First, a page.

The Wall Street Journal Press Items
A group of business representatives, Christian organizations and law-enforcement officials convened in Washington on Tuesday to push congressional leaders toward creating a pathway to citizenship for 11 million illegal immigrants, calling it a moral and economic imperative to fix the nation’s “broken” immigration system.
Also Tuesday, some 250 evangelical Christians, representatives of business and law-enforcement officials convened in Washington in an effort to push Congress toward an immigration overhaul. Over the last few years, Christian and business leaders, traditional Republican allies, have been working to build support for an overhaul.Now, with the issue ripe for action, they are preparing a broad lobbying effort.
An open letter from the group demanded that Mr. Obama and the heads of the Senate and House of Representatives support a legalization program for the 11 million undocumented immigrants in the U.S. Among the signatories are Leith Anderson, president of the conservative National Association of Evangelicals, and Jim Wallis, president of Sojourners, a liberal group.
A reader calls our attention to a March 2004 interview that Cathleen Falsani of the Chicago Sun-Times conducted with Barack Obama, then an Illinois state senator and candidate for U.S. Senate. In 2008 Steve Waldman, then editor of BeliefNet.com, republished the interview, which he described as "the most detailed and fascinating explication of Barack Obama's faith." This part caught our interest:
Falsani: Do you believe in sin?
Falsani: What is sin?
Obama: Being out of alignment with my values.
This is a tad ambiguous. Is Obama declaring himself the ultimate moral arbiter, so that you are a sinner if you are out of alignment with his values?
That would be an uncharitable construction. It seems more likely that he is declaring himself his own moral arbiter, so that he is a sinner if he is out of alignment with his own values. To our mind it is not a recognizably Christian conception of sin.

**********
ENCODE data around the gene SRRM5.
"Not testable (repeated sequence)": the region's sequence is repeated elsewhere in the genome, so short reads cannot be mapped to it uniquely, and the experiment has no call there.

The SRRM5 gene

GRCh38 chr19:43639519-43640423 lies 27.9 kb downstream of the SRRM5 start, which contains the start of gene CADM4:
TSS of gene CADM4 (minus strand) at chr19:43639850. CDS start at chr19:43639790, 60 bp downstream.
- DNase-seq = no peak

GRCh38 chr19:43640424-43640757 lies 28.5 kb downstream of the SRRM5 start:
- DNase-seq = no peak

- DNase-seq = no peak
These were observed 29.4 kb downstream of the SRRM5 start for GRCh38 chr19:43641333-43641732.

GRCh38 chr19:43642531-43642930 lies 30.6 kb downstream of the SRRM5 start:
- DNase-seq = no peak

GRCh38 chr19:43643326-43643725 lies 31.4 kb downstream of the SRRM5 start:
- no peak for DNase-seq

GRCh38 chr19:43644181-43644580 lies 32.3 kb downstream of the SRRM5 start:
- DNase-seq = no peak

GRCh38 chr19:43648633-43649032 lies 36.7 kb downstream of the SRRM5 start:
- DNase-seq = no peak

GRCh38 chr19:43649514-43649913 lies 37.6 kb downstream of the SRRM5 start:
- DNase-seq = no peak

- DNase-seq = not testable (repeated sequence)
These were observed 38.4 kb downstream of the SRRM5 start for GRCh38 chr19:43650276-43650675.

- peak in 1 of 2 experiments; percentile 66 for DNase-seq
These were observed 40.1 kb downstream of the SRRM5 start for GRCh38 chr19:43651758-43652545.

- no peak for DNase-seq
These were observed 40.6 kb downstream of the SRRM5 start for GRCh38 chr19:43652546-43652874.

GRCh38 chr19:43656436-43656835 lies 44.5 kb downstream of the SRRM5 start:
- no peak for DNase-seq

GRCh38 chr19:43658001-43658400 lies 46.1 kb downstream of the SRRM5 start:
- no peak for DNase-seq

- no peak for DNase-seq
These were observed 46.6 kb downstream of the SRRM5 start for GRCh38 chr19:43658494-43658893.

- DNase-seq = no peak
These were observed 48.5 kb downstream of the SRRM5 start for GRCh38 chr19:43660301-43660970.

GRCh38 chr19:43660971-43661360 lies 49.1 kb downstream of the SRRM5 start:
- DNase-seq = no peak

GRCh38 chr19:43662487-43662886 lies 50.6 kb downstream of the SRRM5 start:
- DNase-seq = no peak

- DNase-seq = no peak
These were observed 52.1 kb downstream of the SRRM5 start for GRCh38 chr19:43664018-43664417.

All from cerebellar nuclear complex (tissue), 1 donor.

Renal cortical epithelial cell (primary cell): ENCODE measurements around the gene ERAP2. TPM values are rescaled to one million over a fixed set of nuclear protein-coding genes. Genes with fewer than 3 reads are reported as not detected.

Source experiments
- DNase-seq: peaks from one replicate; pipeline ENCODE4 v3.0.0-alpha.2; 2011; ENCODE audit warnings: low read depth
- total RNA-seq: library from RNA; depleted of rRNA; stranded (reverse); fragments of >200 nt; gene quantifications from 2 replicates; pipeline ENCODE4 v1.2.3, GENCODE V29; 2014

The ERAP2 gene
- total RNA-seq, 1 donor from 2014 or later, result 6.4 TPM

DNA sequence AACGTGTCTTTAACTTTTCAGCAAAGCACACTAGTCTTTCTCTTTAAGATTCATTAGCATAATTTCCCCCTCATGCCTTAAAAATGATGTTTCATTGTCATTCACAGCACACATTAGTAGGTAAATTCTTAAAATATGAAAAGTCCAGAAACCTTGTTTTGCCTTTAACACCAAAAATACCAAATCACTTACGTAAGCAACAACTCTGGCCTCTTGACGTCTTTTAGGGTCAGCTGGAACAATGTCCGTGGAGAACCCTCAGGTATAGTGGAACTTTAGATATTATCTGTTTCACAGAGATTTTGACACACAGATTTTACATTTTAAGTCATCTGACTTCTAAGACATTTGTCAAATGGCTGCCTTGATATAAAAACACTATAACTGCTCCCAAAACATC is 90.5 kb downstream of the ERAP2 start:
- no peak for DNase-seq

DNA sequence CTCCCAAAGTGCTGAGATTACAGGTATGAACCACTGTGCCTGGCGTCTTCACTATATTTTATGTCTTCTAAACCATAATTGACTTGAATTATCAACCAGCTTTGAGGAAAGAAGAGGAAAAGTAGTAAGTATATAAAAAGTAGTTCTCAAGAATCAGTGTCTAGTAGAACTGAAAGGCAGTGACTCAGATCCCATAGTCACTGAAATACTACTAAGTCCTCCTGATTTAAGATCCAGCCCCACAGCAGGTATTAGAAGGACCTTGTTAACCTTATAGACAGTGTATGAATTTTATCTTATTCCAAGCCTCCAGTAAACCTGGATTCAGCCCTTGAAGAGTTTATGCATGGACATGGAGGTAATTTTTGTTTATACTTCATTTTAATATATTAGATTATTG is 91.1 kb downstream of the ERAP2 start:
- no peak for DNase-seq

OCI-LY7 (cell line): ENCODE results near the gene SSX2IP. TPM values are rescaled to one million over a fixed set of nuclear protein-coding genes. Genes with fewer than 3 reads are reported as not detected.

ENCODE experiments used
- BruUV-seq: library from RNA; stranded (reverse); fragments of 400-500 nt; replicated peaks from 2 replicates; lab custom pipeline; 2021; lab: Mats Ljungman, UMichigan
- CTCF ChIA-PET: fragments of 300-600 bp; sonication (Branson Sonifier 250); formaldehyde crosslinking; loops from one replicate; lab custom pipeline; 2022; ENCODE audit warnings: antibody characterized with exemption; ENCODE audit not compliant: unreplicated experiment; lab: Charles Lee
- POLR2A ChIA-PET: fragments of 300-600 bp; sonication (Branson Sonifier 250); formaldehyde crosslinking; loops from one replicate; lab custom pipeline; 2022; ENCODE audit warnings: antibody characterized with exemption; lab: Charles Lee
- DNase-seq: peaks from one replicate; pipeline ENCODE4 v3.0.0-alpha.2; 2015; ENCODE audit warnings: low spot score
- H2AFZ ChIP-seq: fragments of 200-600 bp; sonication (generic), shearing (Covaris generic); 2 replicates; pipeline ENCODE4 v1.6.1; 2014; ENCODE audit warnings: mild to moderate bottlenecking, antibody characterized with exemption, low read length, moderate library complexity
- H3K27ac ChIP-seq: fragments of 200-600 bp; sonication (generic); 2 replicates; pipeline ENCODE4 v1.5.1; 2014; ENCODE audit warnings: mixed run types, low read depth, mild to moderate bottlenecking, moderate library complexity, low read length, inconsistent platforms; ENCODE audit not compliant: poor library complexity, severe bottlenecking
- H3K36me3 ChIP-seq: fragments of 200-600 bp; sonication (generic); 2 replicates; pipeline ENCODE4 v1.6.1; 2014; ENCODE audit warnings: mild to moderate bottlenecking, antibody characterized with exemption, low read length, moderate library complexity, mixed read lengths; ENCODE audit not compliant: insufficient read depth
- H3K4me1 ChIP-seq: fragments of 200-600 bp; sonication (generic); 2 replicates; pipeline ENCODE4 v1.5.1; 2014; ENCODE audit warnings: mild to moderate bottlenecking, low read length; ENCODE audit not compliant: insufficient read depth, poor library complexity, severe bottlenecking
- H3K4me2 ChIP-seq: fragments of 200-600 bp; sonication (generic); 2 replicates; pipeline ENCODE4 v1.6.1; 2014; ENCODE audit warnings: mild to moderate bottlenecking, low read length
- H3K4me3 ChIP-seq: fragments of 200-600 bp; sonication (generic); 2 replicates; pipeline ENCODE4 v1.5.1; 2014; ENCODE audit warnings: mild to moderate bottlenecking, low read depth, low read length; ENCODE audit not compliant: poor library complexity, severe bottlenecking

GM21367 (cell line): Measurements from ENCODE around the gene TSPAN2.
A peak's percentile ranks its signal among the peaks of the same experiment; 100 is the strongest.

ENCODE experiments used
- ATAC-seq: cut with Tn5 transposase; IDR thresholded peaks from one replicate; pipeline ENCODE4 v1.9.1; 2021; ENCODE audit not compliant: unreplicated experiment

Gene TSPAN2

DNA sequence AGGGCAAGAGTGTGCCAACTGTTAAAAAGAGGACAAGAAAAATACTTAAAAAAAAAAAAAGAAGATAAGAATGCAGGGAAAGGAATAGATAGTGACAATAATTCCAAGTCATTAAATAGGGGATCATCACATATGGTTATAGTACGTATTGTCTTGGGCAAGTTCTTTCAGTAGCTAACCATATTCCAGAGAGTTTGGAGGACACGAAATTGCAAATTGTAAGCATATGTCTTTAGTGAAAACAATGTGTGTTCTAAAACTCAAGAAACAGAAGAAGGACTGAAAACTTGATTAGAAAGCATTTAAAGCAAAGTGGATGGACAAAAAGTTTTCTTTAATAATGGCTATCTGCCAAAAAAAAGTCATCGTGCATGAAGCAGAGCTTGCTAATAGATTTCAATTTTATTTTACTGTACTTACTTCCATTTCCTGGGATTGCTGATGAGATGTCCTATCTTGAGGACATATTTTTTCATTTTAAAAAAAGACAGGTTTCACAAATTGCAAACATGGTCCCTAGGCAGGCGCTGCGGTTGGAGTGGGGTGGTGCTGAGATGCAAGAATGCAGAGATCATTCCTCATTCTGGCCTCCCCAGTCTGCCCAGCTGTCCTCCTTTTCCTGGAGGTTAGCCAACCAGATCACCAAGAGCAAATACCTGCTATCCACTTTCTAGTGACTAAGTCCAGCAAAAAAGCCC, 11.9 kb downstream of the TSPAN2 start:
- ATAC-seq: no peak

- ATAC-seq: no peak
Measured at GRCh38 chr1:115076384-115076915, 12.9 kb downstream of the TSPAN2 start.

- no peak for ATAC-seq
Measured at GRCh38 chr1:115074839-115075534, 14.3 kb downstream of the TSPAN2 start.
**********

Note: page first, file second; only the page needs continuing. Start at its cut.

A letter to the editor of the Wall Street Journal written by Jim Wallis in response to a recent column by Roger Pilon regarding Sojourners work around the federal budget.
Last month, the International Criminal Court (ICC) issued an arrest warrant for Sudanese President Omar al-Bashir on charges of war crimes and crimes against humanity. His response was to expel international aid agencies that provide a lifeline to Darfurians, and with that, "never again" is being made into "once again" through a continuation of genocide by other means. But Mr. Bashir's deadly gambit provides an opportunity.
The coalition includes forceful figures on the religious right, such as Chuck Donovan of the Family Research Council, and equally outspoken leaders on the religious left, such as the Rev. Jim Wallis, who leads the ministry Sojourners.
Jim Wallis, a several-time Davos attendee who runs Sojourners USA, a Christian social-justice network, says that instead of being relegated to panels that dealt solely on religion or social issues, he has been invited to speak on big-ticket panels -- including one on the values of capitalism with former British Prime Minister Tony Blair and Indra Nooyi, CEO of PepsiCo Inc.
At an opening interfaith prayer ceremony at the Democratic convention Sunday, an evangelical minister spoke about saving unborn children. During another official convention event, a "faith caucus" on Tuesday, a former congressman urged the elimination of 95% of all abortions in the next decade. The Rev. Jim Wallis, an evangelical minister from Washington, D.C., who advocates greater support for the poor, and who is at the convention conducting faith meetings, said the party cannot ignore the number of voters for whom abortion is a nonnegotiable issue.
In the summer of 1992, elders in the Democratic Party denied Mr. Casey's pro-life father a speaking slot at the convention. This year, we are told, it is different. There have been summits. There has been outreach. And there has been inclusion. One result is tonight's speaking slot for Mr. Casey. Another is the party platform. Its drafting involved people as diverse as Doug Kmiec, a former official in the Reagan Justice Department; the Rev. Jim Wallis of Sojourners; and the Rev. Joel Hunter, who describes himself as "not only a pro-life Evangelical, but also a registered Republican."